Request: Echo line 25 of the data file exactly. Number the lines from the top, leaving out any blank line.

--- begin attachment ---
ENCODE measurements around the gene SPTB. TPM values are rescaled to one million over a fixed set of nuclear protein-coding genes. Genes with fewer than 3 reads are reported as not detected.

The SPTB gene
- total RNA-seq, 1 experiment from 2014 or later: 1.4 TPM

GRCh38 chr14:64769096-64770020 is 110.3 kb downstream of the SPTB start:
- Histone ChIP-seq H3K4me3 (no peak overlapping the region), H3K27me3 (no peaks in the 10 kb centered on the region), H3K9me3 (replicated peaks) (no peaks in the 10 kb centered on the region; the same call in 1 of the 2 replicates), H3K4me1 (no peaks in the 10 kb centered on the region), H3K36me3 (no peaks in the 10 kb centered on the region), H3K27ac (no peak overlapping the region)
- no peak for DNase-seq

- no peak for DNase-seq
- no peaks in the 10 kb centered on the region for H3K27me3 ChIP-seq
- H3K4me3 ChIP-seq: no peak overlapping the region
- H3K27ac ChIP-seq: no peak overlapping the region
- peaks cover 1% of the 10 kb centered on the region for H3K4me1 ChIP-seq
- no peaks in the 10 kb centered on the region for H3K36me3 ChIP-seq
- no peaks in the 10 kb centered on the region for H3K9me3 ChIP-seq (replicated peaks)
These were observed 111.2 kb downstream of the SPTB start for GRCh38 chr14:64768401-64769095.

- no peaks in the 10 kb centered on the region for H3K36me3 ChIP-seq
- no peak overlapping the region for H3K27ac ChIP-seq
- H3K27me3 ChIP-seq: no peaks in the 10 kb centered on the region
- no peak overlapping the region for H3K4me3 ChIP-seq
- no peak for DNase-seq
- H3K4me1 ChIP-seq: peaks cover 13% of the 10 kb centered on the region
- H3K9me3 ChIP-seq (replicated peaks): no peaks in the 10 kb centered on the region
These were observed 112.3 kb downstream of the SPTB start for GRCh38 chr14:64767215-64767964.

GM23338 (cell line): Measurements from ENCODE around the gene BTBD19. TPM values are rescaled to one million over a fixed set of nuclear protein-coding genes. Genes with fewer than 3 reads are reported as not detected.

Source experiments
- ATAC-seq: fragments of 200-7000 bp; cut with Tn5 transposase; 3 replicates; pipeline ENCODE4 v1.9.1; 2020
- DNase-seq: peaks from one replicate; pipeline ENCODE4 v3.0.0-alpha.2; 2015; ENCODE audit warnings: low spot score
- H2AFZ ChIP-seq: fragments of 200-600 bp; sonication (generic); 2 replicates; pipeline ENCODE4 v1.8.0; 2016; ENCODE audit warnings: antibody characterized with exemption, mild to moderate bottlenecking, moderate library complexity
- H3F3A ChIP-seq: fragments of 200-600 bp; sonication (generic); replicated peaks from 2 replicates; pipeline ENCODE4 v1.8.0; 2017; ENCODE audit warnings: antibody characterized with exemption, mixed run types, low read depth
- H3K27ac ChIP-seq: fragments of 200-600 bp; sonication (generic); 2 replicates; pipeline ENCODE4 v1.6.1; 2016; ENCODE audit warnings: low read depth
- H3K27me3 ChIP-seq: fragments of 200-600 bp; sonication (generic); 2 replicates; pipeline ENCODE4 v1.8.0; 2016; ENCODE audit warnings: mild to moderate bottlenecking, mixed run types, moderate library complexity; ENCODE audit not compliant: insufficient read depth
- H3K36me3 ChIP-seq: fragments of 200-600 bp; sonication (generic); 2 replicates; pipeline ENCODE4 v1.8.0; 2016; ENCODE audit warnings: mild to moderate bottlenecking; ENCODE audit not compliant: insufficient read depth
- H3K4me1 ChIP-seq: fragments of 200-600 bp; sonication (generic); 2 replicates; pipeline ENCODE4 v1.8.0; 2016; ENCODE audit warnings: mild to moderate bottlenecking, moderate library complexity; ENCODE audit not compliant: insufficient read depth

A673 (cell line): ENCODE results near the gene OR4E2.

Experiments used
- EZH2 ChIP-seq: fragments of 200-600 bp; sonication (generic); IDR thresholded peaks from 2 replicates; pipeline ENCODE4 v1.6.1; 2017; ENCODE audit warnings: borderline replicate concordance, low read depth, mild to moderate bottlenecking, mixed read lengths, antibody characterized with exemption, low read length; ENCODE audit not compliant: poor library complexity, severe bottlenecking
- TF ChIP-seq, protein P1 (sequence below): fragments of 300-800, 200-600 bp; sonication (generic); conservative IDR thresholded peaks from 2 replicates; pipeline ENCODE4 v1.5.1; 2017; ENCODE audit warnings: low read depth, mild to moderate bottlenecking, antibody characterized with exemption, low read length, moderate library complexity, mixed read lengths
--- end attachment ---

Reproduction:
- ATAC-seq: fragments of 200-7000 bp; cut with Tn5 transposase; 3 replicates; pipeline ENCODE4 v1.9.1; 2020